Long before Luke Skywalker and Darth Vader battled each other with light sabers in the deep regions of space, a man named Stanley Kubrick created a film titled “2001: A Space Odyssey”, which would go on to influence George Lucas to begin the “Star Wars” saga.
“2001: A Space Odyssey” was released in 1968, a year that saw radical changes erupting across the nation. The assassination of Martin Luther King, Jr., Led Zeppelin performing their first live act, and the famous “Space Race” between the USSR and the United States as to who would be first to reign supreme in space exploration.
Space exploration was still a new phenomenon in 1968, and Kubrick set out to bring it to the big screen. It wouldn’t be until the following year, in 1969, that Apollo 11 would land on the moon.
“2001: A Space Odyssey” is a four act film, with each section labeled and separated appropriately. There is even an intermission after the second act. At 161 minutes long, the film is of epic proportion when compared to the typical 90-minute sci-fi flick.
The film follows Dr. David Bowman (Keir Dullea) and Dr. Frank Poole (Gary Lockwood), and the rest of their cryogenically frozen crew as they travel to Jupiter in their spacecraft “Discovery One”, which houses a super-computer named Hal. The team is gliding through the galaxy towards Jupiter to research a recently uncovered artifact buried on the moon’s surface, the Tycho Magnetic Anomaly One (TMA-1).
While traveling, Bowman and Poole slowly notice Hal becoming reclusive and unresponsive. Which is alarming to Bowman, since Hal is supposed to operate directly as they tell it to. Eventually, Hal turns on the crew, forcing Bowman to do everything he can to shut down the super computer. What follows is a ferocious ride through the depths of space from the perspective of an innocent astronaut being terrorized by the same technology designed to aid him.
Without giving away the end, all I can say is that “2001: A Space Odyssey” only gets more intense as it goes along— which is important to consider, since the film is very lengthy and “slow” by today’s standards. As a matter of fact, the first words of dialogue aren’t spoken until nearly 40 minutes into the film.
The gaps between dialogue is very unique in that it cements us into the mindset of Bowman. Eventually, the only words spoken are those that include Bowman, and we hear his heart beat during suspenseful moments in and around Discovery One.
Even during scenes that have no dialogue, the only noise we hear is either the soundtrack or dead air. This technique is very obscure, but for those patient enough to embrace it, we are forced to understand space for what it truly is; a soundless black pit. There are no leaves blowing in the wind, nor cars passing each other on the streets. There is only the crew, the ship, and the infinite universe.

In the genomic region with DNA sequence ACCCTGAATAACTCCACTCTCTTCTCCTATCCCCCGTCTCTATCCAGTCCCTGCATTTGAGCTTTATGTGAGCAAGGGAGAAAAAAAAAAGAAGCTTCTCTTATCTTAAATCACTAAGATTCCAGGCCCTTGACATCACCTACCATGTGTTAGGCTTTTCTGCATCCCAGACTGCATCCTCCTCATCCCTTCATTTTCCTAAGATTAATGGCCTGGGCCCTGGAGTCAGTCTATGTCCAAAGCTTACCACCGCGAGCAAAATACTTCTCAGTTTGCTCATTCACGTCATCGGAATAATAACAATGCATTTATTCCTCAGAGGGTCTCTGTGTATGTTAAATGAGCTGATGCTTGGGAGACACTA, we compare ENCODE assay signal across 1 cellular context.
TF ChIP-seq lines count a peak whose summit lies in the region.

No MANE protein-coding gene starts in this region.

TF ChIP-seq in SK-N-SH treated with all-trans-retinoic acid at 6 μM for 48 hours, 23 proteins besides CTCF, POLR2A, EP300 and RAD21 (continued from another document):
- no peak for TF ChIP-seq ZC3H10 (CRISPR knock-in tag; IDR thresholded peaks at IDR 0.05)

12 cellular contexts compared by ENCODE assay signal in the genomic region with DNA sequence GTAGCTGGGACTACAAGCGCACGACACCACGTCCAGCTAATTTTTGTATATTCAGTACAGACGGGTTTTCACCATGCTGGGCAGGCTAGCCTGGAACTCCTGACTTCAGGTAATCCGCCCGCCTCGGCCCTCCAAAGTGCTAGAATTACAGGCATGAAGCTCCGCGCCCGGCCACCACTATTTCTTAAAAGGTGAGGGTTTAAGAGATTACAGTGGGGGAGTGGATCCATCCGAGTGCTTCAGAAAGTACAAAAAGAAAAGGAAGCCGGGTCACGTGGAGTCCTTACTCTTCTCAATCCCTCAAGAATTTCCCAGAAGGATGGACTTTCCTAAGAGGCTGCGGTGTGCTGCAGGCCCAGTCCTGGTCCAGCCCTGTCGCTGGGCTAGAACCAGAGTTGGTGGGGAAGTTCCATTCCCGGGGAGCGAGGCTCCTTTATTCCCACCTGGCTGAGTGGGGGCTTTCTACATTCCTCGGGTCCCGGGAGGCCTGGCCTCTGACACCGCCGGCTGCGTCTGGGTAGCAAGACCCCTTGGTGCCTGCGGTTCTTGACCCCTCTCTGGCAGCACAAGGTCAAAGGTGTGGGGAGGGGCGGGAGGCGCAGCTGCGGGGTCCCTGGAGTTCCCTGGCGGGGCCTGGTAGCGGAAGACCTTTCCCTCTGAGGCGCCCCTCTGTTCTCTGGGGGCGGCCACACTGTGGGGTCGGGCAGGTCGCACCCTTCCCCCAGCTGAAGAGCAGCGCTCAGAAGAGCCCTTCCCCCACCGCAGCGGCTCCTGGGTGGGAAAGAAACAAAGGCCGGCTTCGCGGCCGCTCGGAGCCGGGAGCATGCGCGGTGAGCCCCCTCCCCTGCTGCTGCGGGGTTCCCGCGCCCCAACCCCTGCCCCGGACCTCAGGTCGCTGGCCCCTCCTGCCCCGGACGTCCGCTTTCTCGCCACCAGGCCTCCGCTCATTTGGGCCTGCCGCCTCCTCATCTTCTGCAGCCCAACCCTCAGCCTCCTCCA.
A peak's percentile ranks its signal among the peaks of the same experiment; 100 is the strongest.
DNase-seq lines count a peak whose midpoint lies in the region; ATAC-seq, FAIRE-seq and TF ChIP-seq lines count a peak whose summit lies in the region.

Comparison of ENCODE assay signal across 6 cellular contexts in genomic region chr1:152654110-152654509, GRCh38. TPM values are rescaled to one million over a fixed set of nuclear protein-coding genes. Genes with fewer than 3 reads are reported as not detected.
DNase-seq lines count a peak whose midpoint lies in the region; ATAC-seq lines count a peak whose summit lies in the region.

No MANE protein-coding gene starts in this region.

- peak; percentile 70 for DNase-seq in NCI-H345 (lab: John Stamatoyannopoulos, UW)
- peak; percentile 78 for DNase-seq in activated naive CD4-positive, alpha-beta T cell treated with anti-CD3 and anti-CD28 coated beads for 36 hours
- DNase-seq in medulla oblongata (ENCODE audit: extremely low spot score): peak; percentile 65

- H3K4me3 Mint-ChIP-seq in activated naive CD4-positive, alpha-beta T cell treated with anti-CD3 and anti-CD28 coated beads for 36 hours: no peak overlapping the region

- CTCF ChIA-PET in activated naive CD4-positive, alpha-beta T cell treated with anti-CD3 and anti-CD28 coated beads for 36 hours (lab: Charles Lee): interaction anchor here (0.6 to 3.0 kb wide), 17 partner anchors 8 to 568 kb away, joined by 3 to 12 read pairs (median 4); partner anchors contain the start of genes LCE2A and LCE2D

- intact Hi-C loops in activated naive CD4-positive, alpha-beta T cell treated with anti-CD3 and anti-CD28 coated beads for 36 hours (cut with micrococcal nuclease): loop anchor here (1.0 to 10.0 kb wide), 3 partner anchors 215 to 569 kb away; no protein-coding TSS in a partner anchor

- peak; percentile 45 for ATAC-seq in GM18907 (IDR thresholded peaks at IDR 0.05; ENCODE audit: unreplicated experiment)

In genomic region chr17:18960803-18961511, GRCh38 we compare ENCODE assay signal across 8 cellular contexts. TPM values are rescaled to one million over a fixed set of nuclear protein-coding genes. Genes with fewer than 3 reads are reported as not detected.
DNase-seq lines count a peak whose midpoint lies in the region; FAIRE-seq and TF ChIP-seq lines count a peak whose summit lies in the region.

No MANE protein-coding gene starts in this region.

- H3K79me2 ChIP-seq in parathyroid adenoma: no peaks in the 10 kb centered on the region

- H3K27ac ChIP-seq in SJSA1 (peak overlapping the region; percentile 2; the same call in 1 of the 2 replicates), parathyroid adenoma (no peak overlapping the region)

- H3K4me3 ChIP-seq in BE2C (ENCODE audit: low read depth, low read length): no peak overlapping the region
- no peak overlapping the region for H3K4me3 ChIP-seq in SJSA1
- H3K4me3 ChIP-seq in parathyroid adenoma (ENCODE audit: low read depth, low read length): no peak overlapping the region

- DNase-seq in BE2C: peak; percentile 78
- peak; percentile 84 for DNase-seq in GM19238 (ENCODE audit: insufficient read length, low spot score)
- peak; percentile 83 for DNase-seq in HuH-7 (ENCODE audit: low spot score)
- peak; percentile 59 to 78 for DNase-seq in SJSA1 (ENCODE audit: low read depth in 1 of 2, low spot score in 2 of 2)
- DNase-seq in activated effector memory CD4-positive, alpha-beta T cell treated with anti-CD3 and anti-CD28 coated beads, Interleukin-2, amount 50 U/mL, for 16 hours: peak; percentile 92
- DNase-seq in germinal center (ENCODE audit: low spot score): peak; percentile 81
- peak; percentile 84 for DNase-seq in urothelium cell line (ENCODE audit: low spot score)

The special effects of “2001: A Space Odyssey” were unparalleled at the time of its production. There is no debate on that. The film would go on to receive an Academy Award for its fantastic effects.
Kubrick was able to create brilliant special effect backdrops of deep dark space and a realistic Jupiter through the combination of a front projection unit and retroreflective screens. The desired background video would be projected from just right of the main camera and reflect off the very reflective screening to produce a lifelike backdrop behind the action. As we watch Bowman float outside Discovery One, we see stars glimmering behind him, even shooting stars flying across the screen. This technique was far superior to the typical process, which would have been a painted background placed behind the scene.
It is always entertaining to watch a film that was made decades ago that predicts current times. “2001: A Space Odyssey” includes some intriguing predictions as to what the 1968 Kubrick thought the year 2001 would hold. Tablet computers resembling the Apple iPad, video chat, and voice recognition software are only a few of the unbelievable technological predictions Kubrick hit dead on. It makes one wonder if the next step is coffee with colleagues in deep space and phone calls to your mother from Saturn.
“2001: A Space Odyssey” is a difficult film to review, or to explain in a blog format, as its scope and themes are very broad and open to interpretation by the audience. The film centers on issues of deep space exploration, technology and humans role in it, artificial intelligence, and even hints at human evolution.
Kubrick’s masterpiece of science fiction, “2001: A Space Odyssey” is widely recognized to be one of the greatest films of all time. The movie received the Academy Award for Best Visual Effects and The United States Library of Congress found it to be so important that is has been preserved in The National Film Registry. Numerous critically acclaimed filmmakers have cited Kubrick to be a major influence in their work, such as Woody Allen, Steven Spielberg, Quentin Tarantino, and Christopher Nolan.
Even if you don’t fancy science fiction, “2001: A Space Odyssey” is an innovative and groundbreaking film in the history of motion pictures that you simply won’t believe was made over 40 years ago.
Joe Movie rating: 3/5
- One of the most innovative films in cinematic history.
- Will make you feel like you’re really out in the depths of space.
- Unique prediction of life as those in the past saw us to be living in 2001.
- Very long, at 2 hours and 41 minutes.
- Long gaps in dialogue and action require some patience to get through.